We shall have to see. It is hard to tell with the City.
Mandatory Seismic Upgrading Bylaw
So what was up for debate? A recommendation that:
That Council consider engaging with the Union of British Columbia Municipalities (UBCM) to advocate to the Provincial Government for the following:
1. Provincial policy changes that would support mandatory seismic upgrading of existing buildings within earthquakeprone regions.
2. Examination of policy impacts to ensure mandatory upgrade regulations do not create an excessive financial disincentive for propertyowners to upgrade heritage and unreinforced structures.
Staff comments about these recommendations, was that they undertook work on the report (mandatory Seismic upgrading) in response to a Strategic Objective of Council (strategic plan here) and that such bylaws are without precedent in Canada and if Council were to fully consider such things, they would run the risk of isolating the City and sending investors elsewhere.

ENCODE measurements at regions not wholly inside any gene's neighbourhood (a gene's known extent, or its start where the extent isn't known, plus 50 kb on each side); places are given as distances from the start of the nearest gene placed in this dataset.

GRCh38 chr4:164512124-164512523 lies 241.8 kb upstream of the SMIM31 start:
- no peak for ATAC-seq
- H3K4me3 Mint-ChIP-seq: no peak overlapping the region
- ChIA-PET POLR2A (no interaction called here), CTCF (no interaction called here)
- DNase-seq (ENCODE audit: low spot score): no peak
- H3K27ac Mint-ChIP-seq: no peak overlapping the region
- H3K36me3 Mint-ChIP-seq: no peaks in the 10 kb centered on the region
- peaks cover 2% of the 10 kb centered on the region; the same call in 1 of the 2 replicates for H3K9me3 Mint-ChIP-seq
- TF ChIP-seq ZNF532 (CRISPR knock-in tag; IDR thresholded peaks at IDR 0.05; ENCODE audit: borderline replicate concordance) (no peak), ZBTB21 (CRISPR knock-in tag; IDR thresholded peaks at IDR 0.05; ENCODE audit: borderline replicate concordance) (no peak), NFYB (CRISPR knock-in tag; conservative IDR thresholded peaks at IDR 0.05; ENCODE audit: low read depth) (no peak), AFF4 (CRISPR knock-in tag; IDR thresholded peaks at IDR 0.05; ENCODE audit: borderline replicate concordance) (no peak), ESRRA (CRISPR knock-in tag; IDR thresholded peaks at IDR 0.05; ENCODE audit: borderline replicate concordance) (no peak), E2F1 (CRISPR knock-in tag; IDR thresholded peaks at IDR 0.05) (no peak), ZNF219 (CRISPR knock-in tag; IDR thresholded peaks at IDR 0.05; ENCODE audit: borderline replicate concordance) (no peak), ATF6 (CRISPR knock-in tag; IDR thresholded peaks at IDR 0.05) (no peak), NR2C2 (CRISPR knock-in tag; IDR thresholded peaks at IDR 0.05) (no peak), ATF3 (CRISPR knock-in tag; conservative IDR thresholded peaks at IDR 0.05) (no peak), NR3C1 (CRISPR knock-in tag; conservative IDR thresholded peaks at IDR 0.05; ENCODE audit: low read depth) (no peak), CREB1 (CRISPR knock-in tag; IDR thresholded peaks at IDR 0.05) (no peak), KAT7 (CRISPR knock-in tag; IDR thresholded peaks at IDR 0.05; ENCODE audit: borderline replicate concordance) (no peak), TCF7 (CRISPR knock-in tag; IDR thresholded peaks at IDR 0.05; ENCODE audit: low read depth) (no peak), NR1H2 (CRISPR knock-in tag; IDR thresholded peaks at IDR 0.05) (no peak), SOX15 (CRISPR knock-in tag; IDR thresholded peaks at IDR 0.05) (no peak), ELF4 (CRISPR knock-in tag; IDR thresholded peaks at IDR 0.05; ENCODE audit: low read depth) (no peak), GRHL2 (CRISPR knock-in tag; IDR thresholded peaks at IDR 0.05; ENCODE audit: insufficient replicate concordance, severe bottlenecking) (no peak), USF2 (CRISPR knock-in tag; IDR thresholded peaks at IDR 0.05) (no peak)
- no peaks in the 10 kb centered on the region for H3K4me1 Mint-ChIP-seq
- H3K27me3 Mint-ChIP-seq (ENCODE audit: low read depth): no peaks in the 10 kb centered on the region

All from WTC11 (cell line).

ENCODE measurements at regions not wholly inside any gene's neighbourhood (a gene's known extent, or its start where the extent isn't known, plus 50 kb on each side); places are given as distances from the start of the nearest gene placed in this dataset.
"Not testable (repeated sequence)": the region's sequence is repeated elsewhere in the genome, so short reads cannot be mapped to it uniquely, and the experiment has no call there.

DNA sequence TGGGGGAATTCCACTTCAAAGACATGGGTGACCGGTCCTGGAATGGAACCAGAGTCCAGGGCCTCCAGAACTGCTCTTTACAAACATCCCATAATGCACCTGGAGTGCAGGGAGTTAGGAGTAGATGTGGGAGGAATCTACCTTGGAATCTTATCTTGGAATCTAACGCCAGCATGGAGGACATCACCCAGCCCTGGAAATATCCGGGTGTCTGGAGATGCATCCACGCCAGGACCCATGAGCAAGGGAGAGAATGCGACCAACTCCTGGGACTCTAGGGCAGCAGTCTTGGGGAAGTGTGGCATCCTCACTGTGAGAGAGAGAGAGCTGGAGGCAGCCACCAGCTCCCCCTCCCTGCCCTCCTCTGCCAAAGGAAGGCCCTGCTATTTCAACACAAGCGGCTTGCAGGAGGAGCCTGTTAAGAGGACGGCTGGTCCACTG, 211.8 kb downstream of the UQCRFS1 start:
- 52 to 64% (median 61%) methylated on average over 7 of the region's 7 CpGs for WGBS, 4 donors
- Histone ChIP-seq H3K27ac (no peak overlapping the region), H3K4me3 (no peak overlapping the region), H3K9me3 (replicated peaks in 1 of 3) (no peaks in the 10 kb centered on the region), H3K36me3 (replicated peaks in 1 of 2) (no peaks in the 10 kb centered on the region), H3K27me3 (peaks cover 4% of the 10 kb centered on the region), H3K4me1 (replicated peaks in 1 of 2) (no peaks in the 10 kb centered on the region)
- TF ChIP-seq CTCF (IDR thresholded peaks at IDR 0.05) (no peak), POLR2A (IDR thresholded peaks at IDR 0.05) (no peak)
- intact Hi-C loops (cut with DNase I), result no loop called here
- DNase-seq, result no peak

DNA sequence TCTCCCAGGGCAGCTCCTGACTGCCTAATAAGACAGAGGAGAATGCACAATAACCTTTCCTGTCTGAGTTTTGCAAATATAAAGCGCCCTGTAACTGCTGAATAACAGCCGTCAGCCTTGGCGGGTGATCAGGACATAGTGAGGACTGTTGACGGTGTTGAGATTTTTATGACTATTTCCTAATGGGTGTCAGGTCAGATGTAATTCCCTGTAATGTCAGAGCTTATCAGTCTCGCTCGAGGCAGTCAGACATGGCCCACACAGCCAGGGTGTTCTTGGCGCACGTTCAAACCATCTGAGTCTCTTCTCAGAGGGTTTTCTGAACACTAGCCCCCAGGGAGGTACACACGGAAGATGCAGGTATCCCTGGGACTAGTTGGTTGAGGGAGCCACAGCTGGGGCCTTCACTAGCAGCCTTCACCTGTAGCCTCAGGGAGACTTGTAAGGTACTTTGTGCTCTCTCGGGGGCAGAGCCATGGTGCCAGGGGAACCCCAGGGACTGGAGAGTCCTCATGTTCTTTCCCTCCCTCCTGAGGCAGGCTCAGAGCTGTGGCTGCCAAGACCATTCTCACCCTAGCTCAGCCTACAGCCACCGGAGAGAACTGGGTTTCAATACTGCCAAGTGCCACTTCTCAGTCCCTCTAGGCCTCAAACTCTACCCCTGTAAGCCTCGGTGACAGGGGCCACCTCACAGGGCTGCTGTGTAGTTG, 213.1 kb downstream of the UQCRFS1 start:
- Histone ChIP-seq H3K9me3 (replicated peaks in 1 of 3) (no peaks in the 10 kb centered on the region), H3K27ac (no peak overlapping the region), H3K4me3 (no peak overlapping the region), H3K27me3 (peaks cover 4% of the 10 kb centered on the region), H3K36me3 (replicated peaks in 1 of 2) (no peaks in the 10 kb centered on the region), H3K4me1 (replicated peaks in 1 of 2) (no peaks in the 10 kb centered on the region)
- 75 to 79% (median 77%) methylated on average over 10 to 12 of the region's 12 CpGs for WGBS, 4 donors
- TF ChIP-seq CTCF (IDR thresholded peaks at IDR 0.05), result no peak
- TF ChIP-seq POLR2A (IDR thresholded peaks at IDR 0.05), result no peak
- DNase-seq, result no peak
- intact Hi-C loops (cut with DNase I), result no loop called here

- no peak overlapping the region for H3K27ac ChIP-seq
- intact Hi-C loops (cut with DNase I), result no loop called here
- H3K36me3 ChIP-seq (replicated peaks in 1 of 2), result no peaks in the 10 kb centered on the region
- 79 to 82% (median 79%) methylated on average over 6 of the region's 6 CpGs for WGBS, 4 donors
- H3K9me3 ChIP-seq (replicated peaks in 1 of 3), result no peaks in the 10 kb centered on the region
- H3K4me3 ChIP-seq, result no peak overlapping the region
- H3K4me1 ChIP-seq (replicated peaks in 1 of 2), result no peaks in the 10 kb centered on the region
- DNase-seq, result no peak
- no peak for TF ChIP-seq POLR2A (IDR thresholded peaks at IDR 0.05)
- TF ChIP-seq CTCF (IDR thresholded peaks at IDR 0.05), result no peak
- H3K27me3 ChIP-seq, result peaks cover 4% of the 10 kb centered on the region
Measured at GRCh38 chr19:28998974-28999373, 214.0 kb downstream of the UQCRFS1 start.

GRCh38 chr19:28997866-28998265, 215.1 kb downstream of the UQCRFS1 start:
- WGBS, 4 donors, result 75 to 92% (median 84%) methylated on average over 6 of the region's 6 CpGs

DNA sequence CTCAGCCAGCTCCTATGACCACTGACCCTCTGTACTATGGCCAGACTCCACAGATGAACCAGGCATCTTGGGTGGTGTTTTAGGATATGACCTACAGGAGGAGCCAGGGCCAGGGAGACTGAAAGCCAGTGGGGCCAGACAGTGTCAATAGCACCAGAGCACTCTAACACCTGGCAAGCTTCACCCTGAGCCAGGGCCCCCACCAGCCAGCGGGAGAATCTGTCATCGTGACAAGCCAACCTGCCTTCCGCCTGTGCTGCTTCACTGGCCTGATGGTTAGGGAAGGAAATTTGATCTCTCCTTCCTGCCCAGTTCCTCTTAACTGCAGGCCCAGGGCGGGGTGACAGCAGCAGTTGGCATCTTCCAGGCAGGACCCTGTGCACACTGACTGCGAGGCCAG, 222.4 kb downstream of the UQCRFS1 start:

Funny thing however, is that when you look at the two relevant Actions identified for 2015 (listed on page 17 of Strategic Plan), you find that exploration of the potential of a Mandatory Bylaw wasn’t really what was asked for. This is what is written instead:
- Begin seismic analysis of privately-owned properties and infrastructure.
- Explore potential for City to require upgrades to heritage buildings for seismic protection even where use is not changed, combined with subsidy program.